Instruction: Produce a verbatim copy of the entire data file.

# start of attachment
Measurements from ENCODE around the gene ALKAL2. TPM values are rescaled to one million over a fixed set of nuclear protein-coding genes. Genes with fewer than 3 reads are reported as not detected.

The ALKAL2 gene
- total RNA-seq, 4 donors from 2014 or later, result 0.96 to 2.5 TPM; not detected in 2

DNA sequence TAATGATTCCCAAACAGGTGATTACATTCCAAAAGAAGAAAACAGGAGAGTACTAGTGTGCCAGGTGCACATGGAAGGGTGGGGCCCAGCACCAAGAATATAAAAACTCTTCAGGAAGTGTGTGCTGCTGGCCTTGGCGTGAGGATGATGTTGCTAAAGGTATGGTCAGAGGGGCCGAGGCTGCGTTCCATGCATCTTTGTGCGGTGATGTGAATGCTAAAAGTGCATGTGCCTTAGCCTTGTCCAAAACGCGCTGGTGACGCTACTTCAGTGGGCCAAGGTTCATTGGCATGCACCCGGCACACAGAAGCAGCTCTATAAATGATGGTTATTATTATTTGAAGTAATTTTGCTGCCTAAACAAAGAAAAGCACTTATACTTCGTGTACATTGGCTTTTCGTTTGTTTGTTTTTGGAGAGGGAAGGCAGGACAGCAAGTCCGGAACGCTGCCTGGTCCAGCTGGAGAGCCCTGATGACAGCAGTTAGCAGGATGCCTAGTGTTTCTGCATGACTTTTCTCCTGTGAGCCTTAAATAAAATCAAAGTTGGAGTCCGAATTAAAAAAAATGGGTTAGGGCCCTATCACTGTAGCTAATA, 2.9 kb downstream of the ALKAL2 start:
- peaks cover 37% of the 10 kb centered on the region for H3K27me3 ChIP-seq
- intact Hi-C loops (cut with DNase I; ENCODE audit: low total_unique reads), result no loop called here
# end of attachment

Measurements from ENCODE around the gene ALKAL2. TPM values are rescaled to one million over a fixed set of nuclear protein-coding genes. Genes with fewer than 3 reads are reported as not detected.

The ALKAL2 gene
- total RNA-seq, 4 donors from 2014 or later, result 0.96 to 2.5 TPM; not detected in 2

DNA sequence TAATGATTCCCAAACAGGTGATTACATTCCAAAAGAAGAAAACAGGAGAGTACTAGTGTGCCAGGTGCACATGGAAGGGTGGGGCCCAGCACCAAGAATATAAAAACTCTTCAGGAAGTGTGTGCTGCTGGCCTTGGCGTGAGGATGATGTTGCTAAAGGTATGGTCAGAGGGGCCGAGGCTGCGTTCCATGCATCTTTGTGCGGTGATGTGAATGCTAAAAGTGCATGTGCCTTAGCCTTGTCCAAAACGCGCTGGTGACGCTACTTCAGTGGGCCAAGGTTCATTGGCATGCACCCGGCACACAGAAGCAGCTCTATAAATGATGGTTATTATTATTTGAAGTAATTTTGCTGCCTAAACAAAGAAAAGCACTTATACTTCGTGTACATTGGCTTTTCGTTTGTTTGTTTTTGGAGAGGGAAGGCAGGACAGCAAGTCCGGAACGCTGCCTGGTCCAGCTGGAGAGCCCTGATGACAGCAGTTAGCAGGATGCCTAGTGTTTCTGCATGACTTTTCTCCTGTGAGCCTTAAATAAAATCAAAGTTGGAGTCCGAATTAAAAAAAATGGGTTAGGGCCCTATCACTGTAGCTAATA, 2.9 kb downstream of the ALKAL2 start:
- peaks cover 37% of the 10 kb centered on the region for H3K27me3 ChIP-seq
- intact Hi-C loops (cut with DNase I; ENCODE audit: low total_unique reads), result no loop called here